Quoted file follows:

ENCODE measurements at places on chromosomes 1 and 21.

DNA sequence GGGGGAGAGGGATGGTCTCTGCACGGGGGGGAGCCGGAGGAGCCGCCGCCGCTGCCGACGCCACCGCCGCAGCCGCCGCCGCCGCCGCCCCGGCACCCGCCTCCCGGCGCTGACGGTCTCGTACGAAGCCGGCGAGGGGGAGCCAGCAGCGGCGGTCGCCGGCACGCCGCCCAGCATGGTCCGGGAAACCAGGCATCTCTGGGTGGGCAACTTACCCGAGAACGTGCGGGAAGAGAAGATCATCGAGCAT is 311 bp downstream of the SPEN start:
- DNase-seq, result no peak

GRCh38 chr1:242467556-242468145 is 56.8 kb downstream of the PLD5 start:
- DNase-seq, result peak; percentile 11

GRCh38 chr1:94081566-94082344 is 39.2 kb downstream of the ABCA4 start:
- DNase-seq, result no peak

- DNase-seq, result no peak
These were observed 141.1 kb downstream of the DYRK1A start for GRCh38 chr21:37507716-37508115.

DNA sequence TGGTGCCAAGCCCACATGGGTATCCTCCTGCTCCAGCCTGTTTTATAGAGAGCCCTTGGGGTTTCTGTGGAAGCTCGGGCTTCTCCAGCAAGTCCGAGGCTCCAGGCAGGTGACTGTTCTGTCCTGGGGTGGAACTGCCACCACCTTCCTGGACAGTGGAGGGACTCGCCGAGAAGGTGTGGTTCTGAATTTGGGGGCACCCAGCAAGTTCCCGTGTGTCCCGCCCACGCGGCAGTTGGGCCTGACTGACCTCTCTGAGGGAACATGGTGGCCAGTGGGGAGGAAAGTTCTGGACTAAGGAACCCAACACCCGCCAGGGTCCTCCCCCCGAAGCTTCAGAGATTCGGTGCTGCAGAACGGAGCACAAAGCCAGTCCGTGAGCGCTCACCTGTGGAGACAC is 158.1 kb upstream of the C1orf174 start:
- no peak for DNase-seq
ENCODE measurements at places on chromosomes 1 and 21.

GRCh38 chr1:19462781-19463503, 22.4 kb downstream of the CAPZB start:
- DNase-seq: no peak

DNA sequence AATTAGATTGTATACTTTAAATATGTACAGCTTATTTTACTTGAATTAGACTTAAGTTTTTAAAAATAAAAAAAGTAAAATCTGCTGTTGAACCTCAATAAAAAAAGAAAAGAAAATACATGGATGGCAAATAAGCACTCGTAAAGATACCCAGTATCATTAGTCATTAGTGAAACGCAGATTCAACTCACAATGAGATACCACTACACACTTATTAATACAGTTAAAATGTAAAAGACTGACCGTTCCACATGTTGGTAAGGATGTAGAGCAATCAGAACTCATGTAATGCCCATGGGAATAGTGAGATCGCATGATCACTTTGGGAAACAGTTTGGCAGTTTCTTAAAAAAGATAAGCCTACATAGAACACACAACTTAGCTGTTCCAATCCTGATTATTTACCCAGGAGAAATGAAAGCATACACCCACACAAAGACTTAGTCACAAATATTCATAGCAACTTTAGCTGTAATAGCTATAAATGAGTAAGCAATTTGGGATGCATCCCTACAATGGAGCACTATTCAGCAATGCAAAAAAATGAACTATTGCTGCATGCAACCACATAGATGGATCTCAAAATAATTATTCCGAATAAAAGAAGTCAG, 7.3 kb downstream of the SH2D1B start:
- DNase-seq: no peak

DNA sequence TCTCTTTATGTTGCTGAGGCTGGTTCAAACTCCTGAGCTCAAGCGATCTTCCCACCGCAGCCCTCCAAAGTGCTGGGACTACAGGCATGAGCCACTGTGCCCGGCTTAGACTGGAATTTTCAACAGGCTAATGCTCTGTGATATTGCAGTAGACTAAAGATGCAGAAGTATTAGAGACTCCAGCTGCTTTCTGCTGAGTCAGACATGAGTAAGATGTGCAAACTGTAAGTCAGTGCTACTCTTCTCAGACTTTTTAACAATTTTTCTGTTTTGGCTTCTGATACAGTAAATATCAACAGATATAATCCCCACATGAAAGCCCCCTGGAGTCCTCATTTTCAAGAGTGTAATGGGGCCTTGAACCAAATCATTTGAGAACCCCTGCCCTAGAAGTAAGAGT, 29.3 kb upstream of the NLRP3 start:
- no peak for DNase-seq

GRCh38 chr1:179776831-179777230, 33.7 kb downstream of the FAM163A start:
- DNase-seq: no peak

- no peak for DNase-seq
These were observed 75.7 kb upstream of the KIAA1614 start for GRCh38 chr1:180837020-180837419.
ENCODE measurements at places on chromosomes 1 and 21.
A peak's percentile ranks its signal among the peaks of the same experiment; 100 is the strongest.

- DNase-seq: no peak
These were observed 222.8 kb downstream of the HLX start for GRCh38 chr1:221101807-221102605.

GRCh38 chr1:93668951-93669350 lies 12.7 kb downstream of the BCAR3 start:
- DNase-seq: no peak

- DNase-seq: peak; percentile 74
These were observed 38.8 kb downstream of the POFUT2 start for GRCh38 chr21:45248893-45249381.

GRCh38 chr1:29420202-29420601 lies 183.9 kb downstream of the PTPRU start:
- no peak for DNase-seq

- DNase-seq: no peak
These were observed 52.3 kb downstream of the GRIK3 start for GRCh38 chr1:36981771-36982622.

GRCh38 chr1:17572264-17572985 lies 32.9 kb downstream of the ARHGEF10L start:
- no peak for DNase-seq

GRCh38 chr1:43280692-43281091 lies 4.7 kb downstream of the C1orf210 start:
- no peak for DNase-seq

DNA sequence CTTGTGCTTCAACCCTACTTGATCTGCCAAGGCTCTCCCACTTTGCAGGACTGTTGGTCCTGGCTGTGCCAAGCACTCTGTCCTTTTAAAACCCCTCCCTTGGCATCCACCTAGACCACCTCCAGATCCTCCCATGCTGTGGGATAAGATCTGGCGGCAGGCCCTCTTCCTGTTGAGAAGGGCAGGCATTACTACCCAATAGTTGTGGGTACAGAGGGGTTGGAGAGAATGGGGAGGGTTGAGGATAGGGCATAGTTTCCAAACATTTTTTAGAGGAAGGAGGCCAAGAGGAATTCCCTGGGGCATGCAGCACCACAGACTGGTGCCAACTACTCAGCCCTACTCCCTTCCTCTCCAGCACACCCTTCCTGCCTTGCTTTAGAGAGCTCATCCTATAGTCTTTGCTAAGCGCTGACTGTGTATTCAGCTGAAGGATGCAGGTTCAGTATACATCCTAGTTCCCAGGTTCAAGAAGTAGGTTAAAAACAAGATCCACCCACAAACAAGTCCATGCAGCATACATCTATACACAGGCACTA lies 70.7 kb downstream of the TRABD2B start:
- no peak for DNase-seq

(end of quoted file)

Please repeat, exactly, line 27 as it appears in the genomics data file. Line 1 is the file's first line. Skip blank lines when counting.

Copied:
GRCh38 chr1:93668951-93669350 lies 12.7 kb downstream of the BCAR3 start: